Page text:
JACKSON, Miss. – The Mississippi State Department of Health Office of Health Data and Research was recently awarded a $14,750 grant from the March of Dimes to reduce smoking during pregnancy, a leading cause of infant mortality.
Among women who smoked at least some during their pregnancies in 2010, the infant mortality rate was 11.9 per 1,000 births compared to 8.3 for women who did not smoke. The rate of infant mortality among black women who smoke is 20.1 and for white women who smoke it is 9.3 per 1,000 births.
Smoking during pregnancy is also linked with premature delivery and birth defects, major factors in infant death. Mississippi historically leads the nation in the rates of premature births, low infant birth weight, and infant deaths.
“The NEXT (Nurse Educator eXpert Training) project will support the Mississippi State Department of Health’s efforts to reduce infant mortality,” said Dr. Juanita Graham, Grants and Special Projects Coordinator for the Office of Health Data and Research. “Smoking in pregnancy and exposure to secondhand smoke during pregnancy contribute to low infant birthweight, a leading cause of infant death in Mississippi.”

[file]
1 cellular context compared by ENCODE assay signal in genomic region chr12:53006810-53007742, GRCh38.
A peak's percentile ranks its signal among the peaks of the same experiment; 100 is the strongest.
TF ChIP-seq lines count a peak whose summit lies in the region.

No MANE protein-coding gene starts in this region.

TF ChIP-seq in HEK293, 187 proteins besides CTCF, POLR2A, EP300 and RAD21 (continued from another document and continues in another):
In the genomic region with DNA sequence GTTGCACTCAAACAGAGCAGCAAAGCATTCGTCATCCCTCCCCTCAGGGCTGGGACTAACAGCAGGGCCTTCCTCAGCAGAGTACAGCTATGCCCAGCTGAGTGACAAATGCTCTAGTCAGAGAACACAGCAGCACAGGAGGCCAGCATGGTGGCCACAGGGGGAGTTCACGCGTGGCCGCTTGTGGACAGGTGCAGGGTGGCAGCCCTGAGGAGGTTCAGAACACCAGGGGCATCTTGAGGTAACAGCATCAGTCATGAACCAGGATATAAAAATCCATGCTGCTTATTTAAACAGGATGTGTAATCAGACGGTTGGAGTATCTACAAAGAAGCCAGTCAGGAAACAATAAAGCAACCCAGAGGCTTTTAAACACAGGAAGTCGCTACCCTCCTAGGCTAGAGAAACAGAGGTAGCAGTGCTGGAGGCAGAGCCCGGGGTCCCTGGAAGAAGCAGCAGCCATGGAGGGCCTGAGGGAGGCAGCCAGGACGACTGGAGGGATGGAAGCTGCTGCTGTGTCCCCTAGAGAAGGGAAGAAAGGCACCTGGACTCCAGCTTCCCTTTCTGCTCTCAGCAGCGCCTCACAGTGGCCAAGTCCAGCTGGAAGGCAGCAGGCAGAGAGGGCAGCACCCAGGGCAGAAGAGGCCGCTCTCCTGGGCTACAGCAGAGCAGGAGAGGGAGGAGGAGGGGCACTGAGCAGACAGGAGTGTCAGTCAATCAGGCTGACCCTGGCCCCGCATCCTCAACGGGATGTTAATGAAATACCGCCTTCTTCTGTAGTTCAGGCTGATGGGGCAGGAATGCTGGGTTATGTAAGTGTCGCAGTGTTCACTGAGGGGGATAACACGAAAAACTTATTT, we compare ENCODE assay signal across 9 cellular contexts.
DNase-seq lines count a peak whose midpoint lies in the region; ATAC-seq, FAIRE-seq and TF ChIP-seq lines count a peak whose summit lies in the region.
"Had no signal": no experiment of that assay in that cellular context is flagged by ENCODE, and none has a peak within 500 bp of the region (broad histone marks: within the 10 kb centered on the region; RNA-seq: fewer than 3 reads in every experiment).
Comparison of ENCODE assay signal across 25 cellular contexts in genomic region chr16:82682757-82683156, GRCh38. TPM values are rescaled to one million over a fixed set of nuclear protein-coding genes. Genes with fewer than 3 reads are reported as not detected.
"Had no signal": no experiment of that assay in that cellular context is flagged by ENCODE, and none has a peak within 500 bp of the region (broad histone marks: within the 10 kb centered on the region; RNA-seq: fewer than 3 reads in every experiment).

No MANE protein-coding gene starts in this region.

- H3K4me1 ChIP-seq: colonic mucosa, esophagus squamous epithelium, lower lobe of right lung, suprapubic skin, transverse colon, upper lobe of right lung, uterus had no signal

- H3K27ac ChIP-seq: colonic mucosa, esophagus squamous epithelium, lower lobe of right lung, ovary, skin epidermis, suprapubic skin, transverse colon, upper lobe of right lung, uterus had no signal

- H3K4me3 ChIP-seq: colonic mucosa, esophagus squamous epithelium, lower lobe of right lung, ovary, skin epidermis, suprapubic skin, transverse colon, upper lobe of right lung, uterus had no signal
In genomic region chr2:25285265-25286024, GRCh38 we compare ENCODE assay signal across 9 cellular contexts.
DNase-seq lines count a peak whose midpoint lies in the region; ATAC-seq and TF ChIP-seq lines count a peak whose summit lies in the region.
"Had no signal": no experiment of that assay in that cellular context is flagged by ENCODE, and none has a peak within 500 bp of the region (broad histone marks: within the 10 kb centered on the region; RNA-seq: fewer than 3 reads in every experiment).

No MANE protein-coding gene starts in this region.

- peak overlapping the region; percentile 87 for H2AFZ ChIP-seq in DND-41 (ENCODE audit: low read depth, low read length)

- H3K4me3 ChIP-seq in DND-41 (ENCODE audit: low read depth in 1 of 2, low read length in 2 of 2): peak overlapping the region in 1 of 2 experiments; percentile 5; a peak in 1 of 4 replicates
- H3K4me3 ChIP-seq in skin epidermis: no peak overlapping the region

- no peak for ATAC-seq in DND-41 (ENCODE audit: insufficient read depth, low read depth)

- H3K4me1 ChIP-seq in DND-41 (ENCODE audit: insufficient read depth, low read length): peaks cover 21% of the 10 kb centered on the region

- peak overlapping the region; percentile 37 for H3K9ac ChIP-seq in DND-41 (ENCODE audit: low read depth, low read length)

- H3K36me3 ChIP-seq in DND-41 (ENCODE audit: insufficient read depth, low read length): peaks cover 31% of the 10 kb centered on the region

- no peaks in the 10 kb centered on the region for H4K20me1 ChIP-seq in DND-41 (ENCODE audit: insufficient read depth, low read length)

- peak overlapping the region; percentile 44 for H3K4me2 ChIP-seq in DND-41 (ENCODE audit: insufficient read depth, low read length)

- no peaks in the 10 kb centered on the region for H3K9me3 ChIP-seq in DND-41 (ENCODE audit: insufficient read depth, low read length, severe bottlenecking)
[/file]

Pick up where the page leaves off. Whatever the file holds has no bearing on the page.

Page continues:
Forty-three percent of Mississippi mothers who smoke, quit smoking during pregnancy. However, over half of them resume smoking after pregnancy. Additional intervention, through programs like NEXT, is needed to further reduce smoking among women of child-bearing age before, during and after pregnancy.
For more information on smoking and pregnancy, visit HealthyMS.com/pregnancy.